“She responds to the ape’s show of affection, but always allows the animal to initiate the actions.”.
It’s not a new video. Jane Goodall, effortlessly elegant in the Serengeti, is with her team releasing an ape back into the wild. The animal exits the cage, then turns back to hug a young woman in the group. Steps away from freedom, the ape returns to the cage, jumps on top of it, and shows her backside to Goodall. The famous anthropologist stands still, accepting the display from her simian friend. After a few seconds, the animal turns to the silver-haired woman and embraces her. Goodall returns the hug and holds on until the ape parts from her. Only then does Goodall allow her surplus of emotion to surface, trailing her left hand over the ape’s back to caress her fur.
Though I have seen this clip before, I am struck anew by the respect and understanding Jane Goodall demonstrates. She responds to the ape’s show of affection, but always allows the animal to initiate the actions. It is easy to imagine the depth of Goodall’s emotions on the release of an animal for which she has cared, yet she is painstakingly careful not to impose her own feelings on the creature. Moved by this exceptional display of restraint, I sent the video to my children. My oldest will be a senior in college and the younger one will be a freshman. For the first time, I will live without them in a house that for some time has seemed too small and which will soon echo with the emptiness left behind by my two grown children.
Recently, my son has become even more affectionate than usual. Though he has always been demonstrative, he is exceptionally cuddly of late. The other day, he stopped me in the upstairs hallway and collapsed his 6’3” stature onto my 5’2” frame. We stood, clutching, in the hall for long enough that a sense of well-being blossomed in my heart. Not long ago, our hugs had a reciprocal silhouette, with his little head pressed against my heart. Now, it is I who can hear the thump, thump in his chest when we hold each other.
Like Goodall, I am careful to be respectful of my son’s autonomy. Though I could easily hug him all day long, I try to allow him to be the initiator. He is leaving, after all, and I don’t want him to have the sense that I will be grasping his ankle and dragging behind him as he strides towards his dorm room on check-in day. It’s hard not to oodgy oodgy his cheeks the way my Grandmother used to do to me. It’s torture not to kiss him hello and goodbye every time he leaves the room, even if it’s just to get a snack or go to the bathroom. Each tiny goodbye has a resonant poignancy that makes my heart tighten. Just today, he was singing a song in his room and I nearly cried thinking about how empty the house will seem without him crooning in it. When my daughter left for college, three years ago, I used to joke that I would run into her room, sing at the top of my lungs, then run back into my room and yell, “Hey, keep it down in there!” Now there will be two silent rooms upstairs and no child to spontaneously grab me for a hug.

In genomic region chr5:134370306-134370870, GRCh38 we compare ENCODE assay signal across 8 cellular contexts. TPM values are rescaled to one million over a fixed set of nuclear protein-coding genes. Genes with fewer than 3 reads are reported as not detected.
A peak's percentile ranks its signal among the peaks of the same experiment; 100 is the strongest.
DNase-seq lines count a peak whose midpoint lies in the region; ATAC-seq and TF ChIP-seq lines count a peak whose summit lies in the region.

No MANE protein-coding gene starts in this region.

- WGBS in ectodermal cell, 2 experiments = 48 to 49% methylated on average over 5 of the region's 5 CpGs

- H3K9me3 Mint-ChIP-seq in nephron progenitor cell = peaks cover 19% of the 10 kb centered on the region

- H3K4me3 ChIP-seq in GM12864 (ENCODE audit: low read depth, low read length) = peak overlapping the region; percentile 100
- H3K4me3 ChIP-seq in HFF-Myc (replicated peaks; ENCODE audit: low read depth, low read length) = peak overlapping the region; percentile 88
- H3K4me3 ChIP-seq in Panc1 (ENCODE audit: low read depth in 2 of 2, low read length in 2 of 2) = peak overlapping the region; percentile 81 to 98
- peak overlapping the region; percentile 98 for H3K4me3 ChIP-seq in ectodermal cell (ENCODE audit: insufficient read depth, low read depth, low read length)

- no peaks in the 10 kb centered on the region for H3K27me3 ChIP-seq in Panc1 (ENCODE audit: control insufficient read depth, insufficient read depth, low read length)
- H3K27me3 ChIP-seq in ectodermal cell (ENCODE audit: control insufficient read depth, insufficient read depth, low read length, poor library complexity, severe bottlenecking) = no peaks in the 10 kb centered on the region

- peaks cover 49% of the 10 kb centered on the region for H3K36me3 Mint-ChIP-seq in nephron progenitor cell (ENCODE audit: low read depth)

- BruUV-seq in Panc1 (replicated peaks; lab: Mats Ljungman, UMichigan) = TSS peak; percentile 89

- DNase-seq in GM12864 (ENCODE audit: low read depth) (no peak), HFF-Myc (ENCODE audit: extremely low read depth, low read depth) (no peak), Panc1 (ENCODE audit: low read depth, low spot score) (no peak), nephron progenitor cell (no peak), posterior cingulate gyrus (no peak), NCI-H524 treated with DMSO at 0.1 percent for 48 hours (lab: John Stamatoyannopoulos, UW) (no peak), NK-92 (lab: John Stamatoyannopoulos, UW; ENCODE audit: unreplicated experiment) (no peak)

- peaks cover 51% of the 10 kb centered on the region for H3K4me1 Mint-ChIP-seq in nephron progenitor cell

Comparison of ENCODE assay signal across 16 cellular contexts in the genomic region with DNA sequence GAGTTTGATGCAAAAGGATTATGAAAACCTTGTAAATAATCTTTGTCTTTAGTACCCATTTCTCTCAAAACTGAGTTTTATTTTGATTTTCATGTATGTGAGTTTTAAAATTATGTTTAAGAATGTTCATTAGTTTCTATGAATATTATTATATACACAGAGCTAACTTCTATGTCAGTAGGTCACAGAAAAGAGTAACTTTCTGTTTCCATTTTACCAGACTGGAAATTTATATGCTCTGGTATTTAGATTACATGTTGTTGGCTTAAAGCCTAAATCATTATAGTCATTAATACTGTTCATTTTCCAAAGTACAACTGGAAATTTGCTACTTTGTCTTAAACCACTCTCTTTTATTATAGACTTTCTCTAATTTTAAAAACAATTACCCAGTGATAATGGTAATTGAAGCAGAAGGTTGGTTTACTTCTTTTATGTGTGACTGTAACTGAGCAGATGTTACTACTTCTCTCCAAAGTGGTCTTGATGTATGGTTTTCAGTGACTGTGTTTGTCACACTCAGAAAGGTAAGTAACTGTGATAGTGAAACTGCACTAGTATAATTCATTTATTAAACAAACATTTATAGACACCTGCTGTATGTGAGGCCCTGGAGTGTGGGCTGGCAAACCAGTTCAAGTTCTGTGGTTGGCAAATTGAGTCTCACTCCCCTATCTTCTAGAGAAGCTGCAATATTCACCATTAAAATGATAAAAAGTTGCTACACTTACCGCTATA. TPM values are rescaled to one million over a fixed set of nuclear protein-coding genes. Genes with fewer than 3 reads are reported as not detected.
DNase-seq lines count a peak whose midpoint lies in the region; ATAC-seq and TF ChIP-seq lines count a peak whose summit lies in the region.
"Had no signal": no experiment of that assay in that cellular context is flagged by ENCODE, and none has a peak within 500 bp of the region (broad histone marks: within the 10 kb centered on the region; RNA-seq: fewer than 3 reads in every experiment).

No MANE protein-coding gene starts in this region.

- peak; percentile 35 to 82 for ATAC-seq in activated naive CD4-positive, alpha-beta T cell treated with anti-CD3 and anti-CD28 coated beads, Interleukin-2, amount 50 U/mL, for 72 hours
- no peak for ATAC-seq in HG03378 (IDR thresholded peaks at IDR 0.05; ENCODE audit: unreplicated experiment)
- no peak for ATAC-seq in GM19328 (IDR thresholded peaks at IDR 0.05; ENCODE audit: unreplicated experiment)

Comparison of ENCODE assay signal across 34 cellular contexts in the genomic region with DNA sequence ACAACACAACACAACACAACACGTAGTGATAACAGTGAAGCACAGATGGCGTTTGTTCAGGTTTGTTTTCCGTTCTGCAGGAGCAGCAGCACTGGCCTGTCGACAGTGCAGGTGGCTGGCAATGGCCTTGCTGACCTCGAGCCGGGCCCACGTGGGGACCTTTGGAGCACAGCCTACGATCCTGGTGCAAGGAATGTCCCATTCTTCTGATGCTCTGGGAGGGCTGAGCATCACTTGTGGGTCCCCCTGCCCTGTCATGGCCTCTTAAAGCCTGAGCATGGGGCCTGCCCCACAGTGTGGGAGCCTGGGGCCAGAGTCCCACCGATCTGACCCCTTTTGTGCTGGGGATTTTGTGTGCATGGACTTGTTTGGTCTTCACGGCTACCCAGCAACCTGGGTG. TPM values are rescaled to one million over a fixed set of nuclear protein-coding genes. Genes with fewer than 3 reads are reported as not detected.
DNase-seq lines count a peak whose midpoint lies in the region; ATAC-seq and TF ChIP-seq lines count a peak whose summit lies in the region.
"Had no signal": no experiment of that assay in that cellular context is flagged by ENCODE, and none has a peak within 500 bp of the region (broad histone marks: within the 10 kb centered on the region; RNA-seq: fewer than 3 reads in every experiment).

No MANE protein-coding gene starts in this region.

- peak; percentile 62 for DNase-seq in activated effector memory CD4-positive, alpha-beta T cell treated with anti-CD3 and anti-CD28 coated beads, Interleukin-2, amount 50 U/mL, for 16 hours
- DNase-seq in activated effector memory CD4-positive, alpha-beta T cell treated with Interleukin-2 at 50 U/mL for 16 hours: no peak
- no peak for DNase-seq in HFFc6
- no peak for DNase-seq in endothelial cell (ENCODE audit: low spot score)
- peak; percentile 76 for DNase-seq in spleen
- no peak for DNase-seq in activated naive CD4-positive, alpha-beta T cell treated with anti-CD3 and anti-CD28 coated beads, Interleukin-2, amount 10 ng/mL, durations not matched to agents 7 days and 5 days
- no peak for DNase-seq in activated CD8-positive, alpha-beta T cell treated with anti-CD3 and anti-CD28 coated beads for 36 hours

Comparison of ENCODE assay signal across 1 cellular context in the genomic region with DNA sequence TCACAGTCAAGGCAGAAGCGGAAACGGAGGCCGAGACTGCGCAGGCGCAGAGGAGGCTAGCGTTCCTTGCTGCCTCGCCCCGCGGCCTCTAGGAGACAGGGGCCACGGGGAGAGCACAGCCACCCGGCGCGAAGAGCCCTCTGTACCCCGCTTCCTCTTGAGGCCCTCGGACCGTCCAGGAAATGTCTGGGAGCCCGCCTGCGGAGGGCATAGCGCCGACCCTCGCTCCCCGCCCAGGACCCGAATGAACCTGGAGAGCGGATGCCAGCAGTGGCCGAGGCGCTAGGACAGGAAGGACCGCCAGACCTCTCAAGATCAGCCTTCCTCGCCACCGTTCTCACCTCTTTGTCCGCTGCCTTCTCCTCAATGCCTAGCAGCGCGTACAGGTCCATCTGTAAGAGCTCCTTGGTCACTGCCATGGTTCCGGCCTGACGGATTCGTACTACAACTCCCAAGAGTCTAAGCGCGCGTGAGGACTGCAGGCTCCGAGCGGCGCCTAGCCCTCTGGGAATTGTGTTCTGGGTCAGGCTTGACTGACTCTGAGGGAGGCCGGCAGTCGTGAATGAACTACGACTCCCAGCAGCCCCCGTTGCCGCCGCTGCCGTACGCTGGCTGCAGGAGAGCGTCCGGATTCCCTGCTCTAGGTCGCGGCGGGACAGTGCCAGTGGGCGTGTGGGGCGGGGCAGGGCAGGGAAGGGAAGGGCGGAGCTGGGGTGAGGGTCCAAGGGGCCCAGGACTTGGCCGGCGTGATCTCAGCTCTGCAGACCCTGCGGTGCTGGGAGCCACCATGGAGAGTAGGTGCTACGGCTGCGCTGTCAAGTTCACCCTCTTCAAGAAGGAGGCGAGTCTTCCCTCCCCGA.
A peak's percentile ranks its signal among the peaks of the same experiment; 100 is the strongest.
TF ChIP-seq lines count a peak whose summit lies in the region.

So, like Jane Goodall, I hold on while I can and carefully follow the lead of the sweet beasts who are soon to become free of me. I cannot follow them where they are going. It is their adventure that begins now and I will be left behind at the compound with arms full of hugs, a mind full of memories, and a heart full of love. I only hope I can demonstrate the grace, restraint, and loving respect of Jane Goodall.
“So, like Jane Goodall, I hold on while I can and carefully follow the lead of the sweet beasts who are soon to become free of me.”